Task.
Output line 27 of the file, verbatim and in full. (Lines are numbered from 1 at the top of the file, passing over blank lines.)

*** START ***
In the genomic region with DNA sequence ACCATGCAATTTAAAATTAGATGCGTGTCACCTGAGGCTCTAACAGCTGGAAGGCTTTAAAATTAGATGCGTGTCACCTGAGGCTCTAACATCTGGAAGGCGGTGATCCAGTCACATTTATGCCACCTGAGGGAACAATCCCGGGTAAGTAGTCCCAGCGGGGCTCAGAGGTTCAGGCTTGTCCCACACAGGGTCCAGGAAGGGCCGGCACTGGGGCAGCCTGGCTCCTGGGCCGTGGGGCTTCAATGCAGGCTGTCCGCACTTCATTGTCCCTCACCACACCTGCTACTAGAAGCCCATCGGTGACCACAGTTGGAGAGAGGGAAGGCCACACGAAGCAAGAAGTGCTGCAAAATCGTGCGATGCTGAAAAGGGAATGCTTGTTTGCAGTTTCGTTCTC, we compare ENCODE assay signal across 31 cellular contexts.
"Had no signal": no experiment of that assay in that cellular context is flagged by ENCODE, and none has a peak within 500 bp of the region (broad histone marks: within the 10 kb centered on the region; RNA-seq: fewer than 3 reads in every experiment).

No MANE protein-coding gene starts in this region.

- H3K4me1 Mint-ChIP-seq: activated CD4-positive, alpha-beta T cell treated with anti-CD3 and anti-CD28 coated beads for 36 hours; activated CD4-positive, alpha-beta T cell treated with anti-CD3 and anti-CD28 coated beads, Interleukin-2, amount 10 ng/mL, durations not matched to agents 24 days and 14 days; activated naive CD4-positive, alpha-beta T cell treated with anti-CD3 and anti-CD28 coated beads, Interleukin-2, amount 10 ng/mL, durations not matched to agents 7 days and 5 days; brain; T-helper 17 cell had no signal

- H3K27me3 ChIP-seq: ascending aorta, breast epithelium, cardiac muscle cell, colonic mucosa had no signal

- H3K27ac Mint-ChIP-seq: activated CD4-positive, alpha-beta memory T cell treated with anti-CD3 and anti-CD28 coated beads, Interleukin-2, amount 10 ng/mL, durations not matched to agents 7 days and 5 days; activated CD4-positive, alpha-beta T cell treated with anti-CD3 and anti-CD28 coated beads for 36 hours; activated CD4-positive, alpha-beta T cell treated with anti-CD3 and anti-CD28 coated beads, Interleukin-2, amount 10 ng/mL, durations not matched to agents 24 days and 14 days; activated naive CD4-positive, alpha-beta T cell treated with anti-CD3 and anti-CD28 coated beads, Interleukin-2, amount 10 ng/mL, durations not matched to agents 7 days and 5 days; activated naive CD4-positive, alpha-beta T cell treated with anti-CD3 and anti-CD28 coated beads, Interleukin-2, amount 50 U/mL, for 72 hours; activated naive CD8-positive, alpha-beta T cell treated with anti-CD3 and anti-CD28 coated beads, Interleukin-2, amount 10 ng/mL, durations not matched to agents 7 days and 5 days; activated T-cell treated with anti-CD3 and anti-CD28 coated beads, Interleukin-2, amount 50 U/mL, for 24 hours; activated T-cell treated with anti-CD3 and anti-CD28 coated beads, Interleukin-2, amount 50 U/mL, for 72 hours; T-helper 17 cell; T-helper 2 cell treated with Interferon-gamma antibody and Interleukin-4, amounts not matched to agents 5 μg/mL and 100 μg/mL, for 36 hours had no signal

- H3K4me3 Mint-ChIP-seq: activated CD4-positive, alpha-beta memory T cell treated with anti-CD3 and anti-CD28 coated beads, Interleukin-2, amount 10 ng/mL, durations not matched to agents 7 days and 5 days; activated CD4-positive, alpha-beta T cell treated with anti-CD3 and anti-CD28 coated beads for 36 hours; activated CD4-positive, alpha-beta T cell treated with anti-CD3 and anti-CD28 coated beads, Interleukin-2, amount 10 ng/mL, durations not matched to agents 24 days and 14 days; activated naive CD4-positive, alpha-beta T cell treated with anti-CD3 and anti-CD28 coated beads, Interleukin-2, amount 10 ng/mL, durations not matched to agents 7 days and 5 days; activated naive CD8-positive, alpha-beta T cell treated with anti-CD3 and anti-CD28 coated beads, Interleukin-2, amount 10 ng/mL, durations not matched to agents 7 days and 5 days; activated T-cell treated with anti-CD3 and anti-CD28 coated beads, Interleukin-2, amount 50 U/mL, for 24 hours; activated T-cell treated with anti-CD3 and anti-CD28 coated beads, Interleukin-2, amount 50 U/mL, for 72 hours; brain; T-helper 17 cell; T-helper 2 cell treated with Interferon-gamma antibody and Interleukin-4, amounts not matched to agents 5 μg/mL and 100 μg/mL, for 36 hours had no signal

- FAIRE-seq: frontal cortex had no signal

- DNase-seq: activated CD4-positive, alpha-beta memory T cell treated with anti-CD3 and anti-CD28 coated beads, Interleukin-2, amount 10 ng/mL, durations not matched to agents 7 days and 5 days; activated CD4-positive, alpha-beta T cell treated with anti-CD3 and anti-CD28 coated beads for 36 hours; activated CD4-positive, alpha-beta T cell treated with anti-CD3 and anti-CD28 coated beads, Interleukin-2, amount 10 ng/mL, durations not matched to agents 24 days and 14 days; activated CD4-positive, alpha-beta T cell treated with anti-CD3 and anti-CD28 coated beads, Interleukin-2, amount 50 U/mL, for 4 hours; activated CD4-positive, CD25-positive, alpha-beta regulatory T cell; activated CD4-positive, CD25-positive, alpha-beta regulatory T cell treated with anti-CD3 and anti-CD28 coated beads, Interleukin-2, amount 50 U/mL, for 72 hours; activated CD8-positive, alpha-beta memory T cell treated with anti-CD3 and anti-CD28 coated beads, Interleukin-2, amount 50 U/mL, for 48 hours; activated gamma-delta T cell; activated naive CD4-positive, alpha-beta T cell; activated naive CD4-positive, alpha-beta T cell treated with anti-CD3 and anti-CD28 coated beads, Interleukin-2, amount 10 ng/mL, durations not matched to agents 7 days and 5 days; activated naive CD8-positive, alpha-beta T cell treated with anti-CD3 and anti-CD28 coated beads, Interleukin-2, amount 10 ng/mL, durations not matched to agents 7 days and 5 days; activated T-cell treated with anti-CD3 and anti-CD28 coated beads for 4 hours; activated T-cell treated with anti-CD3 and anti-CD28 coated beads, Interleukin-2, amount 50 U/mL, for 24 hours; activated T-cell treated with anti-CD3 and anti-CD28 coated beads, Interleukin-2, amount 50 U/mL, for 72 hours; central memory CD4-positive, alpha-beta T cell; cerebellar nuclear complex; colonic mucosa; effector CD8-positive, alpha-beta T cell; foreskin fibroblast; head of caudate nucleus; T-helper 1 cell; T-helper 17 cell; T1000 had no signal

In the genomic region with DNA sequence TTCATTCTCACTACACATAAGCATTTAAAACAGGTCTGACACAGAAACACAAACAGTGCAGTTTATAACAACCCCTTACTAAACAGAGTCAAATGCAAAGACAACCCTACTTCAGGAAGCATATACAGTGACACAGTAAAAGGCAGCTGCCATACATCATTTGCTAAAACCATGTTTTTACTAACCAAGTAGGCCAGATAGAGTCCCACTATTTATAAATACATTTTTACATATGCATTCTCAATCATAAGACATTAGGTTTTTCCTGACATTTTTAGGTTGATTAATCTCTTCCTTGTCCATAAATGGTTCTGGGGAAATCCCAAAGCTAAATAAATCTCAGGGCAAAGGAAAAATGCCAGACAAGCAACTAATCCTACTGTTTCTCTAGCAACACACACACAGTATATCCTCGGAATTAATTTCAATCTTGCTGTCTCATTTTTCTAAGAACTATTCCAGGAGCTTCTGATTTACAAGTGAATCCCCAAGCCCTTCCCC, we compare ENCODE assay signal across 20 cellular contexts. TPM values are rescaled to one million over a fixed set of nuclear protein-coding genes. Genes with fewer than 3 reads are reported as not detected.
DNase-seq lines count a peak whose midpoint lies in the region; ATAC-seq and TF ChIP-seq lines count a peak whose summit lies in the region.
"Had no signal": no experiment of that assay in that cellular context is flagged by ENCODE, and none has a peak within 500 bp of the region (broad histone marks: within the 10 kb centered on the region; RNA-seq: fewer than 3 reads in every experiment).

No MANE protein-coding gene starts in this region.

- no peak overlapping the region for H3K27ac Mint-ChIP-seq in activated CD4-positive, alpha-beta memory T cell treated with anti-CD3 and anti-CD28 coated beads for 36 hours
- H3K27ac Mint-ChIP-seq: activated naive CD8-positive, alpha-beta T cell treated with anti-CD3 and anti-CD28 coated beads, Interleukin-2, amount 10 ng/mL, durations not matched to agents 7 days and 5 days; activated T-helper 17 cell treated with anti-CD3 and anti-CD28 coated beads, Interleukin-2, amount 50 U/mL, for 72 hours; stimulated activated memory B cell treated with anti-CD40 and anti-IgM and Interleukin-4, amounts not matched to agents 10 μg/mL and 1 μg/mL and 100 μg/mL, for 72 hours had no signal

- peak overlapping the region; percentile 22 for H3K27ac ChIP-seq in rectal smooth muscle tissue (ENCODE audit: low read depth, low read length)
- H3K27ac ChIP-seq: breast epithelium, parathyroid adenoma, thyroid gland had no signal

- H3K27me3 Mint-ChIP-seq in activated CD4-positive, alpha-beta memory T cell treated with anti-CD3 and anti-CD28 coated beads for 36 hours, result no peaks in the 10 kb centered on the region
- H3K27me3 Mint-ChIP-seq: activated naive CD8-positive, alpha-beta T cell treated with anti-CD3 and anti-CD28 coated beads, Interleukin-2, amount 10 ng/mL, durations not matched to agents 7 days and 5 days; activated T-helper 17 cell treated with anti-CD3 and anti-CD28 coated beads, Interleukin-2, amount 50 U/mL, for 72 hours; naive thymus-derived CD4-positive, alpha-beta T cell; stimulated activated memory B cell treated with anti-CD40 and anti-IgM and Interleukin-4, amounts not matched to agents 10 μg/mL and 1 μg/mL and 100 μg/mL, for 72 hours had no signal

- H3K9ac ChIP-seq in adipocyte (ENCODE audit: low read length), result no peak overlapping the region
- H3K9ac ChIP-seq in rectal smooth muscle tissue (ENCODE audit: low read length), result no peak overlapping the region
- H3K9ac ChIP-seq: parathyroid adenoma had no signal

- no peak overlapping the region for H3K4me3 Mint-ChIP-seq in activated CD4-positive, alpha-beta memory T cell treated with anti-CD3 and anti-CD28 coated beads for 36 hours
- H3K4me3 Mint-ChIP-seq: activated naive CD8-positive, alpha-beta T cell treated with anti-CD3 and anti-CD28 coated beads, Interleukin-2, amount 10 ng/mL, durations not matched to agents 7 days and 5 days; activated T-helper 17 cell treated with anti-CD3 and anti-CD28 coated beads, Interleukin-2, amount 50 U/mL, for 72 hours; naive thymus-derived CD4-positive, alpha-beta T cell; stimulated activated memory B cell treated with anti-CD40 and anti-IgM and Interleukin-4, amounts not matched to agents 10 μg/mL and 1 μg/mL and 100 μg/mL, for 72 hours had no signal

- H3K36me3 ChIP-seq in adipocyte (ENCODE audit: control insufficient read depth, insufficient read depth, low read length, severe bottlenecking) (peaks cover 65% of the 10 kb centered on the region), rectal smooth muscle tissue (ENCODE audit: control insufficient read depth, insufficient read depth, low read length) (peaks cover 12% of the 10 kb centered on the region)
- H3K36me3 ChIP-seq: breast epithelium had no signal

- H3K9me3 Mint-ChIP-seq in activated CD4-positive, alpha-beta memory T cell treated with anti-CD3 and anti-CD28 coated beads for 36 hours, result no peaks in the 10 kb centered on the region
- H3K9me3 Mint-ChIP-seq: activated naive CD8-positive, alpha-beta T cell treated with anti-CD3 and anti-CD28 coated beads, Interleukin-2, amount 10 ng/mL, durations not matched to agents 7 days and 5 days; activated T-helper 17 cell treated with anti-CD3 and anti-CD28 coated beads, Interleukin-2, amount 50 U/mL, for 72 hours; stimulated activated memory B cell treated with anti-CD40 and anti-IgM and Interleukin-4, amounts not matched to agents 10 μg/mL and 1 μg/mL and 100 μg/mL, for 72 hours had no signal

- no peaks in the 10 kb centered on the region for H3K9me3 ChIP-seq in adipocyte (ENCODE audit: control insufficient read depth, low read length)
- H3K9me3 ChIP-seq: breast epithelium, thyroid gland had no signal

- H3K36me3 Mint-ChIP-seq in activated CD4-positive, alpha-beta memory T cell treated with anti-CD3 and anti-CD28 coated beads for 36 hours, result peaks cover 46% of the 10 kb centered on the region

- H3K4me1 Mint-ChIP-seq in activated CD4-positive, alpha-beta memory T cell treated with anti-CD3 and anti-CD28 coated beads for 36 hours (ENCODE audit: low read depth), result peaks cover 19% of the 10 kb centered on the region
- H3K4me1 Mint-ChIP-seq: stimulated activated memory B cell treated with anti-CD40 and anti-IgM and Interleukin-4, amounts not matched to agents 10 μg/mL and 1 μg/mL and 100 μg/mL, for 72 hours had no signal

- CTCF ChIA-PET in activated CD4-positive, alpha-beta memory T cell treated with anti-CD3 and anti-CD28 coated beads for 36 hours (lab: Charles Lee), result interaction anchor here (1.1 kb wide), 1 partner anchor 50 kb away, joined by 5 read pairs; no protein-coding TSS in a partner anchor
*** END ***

- H3K9me3 Mint-ChIP-seq in activated CD4-positive, alpha-beta memory T cell treated with anti-CD3 and anti-CD28 coated beads for 36 hours, result no peaks in the 10 kb centered on the region